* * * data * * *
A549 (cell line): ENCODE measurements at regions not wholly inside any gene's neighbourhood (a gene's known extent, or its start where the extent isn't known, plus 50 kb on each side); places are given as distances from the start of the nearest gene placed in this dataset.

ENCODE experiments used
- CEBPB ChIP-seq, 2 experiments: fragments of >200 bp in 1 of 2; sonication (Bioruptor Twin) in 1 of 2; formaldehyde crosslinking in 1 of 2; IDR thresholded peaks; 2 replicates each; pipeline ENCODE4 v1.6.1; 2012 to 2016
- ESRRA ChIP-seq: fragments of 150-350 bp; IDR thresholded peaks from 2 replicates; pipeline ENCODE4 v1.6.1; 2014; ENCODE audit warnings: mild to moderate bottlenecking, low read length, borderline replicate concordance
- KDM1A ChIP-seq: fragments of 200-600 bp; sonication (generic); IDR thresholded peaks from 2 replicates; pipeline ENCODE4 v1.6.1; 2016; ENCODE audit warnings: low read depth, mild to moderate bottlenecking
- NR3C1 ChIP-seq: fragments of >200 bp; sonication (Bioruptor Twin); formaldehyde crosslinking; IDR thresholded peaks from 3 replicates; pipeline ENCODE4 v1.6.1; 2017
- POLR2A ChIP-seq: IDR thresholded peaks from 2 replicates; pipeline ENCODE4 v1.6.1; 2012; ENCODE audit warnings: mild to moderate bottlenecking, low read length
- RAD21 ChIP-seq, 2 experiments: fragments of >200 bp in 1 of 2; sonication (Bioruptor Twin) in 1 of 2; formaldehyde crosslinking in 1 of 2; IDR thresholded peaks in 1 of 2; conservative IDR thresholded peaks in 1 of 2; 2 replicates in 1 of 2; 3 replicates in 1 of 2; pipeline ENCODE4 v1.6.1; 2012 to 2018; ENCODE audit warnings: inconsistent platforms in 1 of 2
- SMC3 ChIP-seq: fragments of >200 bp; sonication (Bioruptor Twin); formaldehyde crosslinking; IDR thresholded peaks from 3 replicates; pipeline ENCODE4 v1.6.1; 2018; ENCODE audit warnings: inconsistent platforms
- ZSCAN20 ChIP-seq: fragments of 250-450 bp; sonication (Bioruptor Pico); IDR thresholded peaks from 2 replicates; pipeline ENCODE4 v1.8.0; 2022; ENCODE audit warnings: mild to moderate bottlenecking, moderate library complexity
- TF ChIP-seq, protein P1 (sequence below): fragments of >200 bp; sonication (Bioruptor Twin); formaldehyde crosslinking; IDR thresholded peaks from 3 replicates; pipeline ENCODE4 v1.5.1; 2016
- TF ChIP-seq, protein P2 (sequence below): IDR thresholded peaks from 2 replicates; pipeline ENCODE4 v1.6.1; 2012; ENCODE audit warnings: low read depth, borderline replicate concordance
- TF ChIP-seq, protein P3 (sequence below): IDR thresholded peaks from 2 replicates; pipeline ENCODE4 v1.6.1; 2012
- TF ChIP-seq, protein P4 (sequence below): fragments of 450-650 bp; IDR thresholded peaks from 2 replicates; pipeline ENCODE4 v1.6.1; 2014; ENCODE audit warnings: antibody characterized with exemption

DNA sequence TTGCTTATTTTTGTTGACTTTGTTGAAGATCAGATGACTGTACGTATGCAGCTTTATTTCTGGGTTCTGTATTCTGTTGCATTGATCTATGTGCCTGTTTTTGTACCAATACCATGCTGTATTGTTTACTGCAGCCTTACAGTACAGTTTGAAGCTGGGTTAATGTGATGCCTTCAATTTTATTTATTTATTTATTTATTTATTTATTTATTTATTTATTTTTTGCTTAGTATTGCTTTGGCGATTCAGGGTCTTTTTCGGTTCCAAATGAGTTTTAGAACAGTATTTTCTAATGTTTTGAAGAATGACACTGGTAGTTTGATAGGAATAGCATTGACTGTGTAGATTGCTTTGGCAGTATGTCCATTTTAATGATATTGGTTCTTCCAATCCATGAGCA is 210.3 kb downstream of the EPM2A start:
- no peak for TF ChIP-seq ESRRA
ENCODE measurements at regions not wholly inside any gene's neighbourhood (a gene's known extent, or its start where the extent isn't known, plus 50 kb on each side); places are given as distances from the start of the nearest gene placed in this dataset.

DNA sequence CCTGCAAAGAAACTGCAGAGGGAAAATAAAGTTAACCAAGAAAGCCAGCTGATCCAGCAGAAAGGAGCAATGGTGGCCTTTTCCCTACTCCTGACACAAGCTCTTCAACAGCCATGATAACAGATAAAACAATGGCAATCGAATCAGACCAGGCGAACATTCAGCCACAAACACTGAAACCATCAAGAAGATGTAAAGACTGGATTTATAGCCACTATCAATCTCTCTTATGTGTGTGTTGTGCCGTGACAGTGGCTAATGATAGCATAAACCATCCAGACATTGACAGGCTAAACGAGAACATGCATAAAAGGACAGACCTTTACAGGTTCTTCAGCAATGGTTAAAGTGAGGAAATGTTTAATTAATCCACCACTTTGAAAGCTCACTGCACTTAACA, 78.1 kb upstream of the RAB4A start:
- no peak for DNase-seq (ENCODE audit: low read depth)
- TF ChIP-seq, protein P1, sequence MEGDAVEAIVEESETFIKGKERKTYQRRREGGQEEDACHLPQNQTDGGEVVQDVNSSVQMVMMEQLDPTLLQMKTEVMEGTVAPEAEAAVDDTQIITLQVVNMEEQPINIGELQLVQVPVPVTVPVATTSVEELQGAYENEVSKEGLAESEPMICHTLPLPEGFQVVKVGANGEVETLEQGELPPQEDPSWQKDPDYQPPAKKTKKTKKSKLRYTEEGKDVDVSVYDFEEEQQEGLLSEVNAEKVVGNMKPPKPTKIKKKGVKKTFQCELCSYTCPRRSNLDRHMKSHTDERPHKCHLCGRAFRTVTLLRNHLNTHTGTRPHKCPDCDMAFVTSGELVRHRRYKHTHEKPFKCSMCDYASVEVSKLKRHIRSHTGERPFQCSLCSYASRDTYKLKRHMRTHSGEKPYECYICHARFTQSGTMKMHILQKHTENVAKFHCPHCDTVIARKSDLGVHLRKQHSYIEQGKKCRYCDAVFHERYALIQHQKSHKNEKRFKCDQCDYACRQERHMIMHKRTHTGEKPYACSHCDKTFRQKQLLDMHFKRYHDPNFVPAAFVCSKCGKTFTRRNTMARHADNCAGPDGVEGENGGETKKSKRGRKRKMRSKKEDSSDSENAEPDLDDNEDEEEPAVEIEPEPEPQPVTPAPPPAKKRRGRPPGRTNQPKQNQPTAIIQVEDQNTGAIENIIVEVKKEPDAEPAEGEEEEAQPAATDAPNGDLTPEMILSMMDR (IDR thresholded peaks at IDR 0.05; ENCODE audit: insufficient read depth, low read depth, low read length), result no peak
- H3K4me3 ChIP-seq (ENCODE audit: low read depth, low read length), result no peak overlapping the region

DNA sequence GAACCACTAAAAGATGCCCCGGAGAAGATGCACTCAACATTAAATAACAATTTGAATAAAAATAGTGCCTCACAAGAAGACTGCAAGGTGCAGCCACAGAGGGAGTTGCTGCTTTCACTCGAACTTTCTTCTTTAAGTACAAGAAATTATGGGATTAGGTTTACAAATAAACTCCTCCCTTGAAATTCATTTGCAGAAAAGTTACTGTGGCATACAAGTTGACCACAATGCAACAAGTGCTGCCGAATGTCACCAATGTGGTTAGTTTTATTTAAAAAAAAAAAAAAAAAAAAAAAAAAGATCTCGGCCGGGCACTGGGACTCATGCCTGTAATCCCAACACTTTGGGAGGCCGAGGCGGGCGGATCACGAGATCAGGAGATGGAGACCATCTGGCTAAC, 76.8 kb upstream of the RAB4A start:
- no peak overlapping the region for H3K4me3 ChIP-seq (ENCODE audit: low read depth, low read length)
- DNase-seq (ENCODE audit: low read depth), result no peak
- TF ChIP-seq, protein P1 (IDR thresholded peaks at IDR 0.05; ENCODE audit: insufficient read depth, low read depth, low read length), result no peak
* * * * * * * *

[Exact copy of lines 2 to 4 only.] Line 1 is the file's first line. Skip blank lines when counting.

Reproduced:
ENCODE experiments used
- CEBPB ChIP-seq, 2 experiments: fragments of >200 bp in 1 of 2; sonication (Bioruptor Twin) in 1 of 2; formaldehyde crosslinking in 1 of 2; IDR thresholded peaks; 2 replicates each; pipeline ENCODE4 v1.6.1; 2012 to 2016
- ESRRA ChIP-seq: fragments of 150-350 bp; IDR thresholded peaks from 2 replicates; pipeline ENCODE4 v1.6.1; 2014; ENCODE audit warnings: mild to moderate bottlenecking, low read length, borderline replicate concordance